Bill Pryor has been a fervent supporter of Alabama Chief Justice Roy Moore and his Ten Commandments crusade. This month, a three-judge panel of the U.S. Court of Appeals for the 11th Circuit, to which Pryor has been nominated, unanimously ruled against Moore for using the power of his office to turn the Alabama state judicial building into a forum for proselytizing his religious views. Moore had installed a massive monument of the Ten Commandments in the rotunda of the state courthouse after being elected on a campaign emphasizing his insistence on displaying the Ten Commandments in his state trial courtroom, a display that Pryor had supported. (Pryor also supported Moore’s sponsorship of sectarian prayers before juries.)
At his hearing and in his written answers, Pryor tried to put some distance between himself and Moore, an effort that finds no support in the public record.
Both Pryor and Sen. Sessions have suggested that because of Pryor’s alleged disagreements with Moore on church-state questions, Moore “eventually,” in Sessions’ words, had his own lawyers make the case for his Ten Commandments monument. But contemporary records show that Pryor appointed three private lawyers as Deputy Attorneys General of Alabama to represent Moore just four days after the lawsuit challenging the Ten Commandments monument was filed. At the time, Pryor said, “I look forward to providing a vigorous defense of the Ten Commandments and feel strongly that the display of the Ten Commandments in the rotunda of the judicial building does not violate the First Amendment.”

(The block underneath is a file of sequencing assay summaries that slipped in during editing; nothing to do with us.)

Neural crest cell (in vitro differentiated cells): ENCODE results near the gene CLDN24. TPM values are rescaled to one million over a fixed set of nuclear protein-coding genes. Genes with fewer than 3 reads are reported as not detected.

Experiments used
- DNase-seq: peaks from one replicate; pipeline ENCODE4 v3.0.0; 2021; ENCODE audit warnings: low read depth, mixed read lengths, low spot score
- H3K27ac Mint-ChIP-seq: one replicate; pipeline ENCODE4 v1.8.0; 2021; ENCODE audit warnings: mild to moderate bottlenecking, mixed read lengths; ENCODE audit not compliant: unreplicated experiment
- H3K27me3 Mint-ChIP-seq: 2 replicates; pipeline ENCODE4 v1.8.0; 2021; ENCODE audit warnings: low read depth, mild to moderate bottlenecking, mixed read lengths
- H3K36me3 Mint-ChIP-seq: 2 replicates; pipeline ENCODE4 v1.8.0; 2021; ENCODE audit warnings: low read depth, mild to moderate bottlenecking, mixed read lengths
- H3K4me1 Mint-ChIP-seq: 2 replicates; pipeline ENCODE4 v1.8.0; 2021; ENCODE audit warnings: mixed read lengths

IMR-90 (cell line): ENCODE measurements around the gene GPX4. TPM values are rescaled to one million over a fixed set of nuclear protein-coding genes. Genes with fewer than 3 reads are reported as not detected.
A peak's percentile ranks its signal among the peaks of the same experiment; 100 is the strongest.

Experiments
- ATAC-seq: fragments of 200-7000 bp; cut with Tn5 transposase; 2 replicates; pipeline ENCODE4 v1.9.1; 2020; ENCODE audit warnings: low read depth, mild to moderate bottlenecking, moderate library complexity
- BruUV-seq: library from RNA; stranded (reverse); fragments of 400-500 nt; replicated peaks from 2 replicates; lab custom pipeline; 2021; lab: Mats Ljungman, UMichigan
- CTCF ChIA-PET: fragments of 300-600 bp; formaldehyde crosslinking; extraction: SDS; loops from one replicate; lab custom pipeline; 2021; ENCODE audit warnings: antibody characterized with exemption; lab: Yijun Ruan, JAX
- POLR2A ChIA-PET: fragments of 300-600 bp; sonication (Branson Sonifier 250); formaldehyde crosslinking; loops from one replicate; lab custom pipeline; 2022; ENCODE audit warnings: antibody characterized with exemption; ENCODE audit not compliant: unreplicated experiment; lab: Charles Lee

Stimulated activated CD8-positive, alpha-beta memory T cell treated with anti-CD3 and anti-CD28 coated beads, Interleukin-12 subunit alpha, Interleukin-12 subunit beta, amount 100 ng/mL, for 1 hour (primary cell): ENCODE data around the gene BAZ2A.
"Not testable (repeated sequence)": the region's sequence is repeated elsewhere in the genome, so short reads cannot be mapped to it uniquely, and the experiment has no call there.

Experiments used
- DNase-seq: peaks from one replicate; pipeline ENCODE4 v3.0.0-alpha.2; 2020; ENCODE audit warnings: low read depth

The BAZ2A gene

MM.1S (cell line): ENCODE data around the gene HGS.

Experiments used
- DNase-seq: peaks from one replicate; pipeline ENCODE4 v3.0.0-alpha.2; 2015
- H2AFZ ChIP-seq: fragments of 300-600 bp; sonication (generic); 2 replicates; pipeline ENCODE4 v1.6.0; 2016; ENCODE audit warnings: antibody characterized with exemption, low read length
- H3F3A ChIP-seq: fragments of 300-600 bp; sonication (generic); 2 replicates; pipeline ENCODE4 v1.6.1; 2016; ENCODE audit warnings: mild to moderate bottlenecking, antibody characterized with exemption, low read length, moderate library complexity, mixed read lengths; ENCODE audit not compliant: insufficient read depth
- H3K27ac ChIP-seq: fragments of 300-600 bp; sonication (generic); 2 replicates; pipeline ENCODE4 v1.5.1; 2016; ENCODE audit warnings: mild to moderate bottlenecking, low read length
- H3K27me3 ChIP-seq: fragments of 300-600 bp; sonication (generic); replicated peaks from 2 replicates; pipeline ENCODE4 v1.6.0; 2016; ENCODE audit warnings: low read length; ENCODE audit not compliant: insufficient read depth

The recent ruling by the 11th Circuit rejecting that display recognized the extremist point of view argued by Deputy Attorney General Herbert Titus in this case. In its ruling, the appeals court wrote, “If we adopted [Moore’s] position, the chief justice would be free to adorn the walls of the Alabama Supreme Court’s courtroom with sectarian religious murals and have decidedly religious quotations painted above the bench. Every government building could be topped with a cross, or a menorah, or a statue of Buddha, depending upon the views of the officials with authority over the premises.”
Pryor has refused the opportunity to clarify his supposed disagreement with the legal positions advanced by Herbert Titus on behalf of Moore in his capacity as a Deputy Attorney General of Alabama.